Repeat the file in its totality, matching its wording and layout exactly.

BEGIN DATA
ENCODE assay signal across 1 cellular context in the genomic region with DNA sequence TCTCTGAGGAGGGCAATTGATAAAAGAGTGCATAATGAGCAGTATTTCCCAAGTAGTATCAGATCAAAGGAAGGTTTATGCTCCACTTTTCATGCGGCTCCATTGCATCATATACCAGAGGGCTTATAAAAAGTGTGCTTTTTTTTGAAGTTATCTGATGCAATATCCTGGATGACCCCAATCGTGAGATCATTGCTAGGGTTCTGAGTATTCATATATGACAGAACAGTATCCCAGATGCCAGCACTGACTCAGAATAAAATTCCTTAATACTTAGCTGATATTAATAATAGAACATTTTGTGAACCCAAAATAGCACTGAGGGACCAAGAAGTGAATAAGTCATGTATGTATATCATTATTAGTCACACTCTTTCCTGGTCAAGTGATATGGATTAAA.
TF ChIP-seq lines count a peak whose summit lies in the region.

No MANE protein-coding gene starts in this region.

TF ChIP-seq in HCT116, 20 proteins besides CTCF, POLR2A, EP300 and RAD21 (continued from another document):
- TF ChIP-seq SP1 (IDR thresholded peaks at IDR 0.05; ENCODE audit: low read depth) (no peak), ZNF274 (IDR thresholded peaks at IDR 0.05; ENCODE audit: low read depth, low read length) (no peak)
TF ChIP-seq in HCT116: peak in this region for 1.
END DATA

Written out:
ENCODE assay signal across 1 cellular context in the genomic region with DNA sequence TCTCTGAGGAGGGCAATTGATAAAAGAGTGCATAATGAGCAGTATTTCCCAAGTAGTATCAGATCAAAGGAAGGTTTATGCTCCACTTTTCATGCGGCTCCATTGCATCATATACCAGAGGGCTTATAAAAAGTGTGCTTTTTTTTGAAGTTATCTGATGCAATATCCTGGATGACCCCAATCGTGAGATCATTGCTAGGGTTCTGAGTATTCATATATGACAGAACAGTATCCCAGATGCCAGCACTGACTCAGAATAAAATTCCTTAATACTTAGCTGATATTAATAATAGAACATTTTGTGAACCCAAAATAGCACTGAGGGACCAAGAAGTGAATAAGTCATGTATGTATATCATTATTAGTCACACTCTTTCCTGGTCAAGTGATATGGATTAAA.
TF ChIP-seq lines count a peak whose summit lies in the region.

No MANE protein-coding gene starts in this region.

TF ChIP-seq in HCT116, 20 proteins besides CTCF, POLR2A, EP300 and RAD21 (continued from another document):
- TF ChIP-seq SP1 (IDR thresholded peaks at IDR 0.05; ENCODE audit: low read depth) (no peak), ZNF274 (IDR thresholded peaks at IDR 0.05; ENCODE audit: low read depth, low read length) (no peak)
TF ChIP-seq in HCT116: peak in this region for 1.